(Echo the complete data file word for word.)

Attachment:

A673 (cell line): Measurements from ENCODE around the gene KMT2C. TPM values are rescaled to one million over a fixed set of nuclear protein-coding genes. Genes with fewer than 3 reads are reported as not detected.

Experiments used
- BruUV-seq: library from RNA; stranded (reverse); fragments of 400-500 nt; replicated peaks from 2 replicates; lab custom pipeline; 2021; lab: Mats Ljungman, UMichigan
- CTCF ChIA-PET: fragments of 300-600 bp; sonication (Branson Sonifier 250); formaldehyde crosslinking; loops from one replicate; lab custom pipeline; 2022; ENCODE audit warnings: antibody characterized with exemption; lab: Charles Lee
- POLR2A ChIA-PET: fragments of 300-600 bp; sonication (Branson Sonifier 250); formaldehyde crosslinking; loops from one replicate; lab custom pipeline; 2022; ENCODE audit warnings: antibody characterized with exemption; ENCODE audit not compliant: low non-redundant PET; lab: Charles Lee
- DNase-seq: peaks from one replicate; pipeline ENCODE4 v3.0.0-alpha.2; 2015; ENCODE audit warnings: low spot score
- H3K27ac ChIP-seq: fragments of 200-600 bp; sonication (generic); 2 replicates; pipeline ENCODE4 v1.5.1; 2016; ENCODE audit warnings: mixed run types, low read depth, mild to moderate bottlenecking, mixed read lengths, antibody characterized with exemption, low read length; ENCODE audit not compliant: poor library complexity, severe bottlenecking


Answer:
A673 (cell line): Measurements from ENCODE around the gene KMT2C. TPM values are rescaled to one million over a fixed set of nuclear protein-coding genes. Genes with fewer than 3 reads are reported as not detected.

Experiments used
- BruUV-seq: library from RNA; stranded (reverse); fragments of 400-500 nt; replicated peaks from 2 replicates; lab custom pipeline; 2021; lab: Mats Ljungman, UMichigan
- CTCF ChIA-PET: fragments of 300-600 bp; sonication (Branson Sonifier 250); formaldehyde crosslinking; loops from one replicate; lab custom pipeline; 2022; ENCODE audit warnings: antibody characterized with exemption; lab: Charles Lee
- POLR2A ChIA-PET: fragments of 300-600 bp; sonication (Branson Sonifier 250); formaldehyde crosslinking; loops from one replicate; lab custom pipeline; 2022; ENCODE audit warnings: antibody characterized with exemption; ENCODE audit not compliant: low non-redundant PET; lab: Charles Lee
- DNase-seq: peaks from one replicate; pipeline ENCODE4 v3.0.0-alpha.2; 2015; ENCODE audit warnings: low spot score
- H3K27ac ChIP-seq: fragments of 200-600 bp; sonication (generic); 2 replicates; pipeline ENCODE4 v1.5.1; 2016; ENCODE audit warnings: mixed run types, low read depth, mild to moderate bottlenecking, mixed read lengths, antibody characterized with exemption, low read length; ENCODE audit not compliant: poor library complexity, severe bottlenecking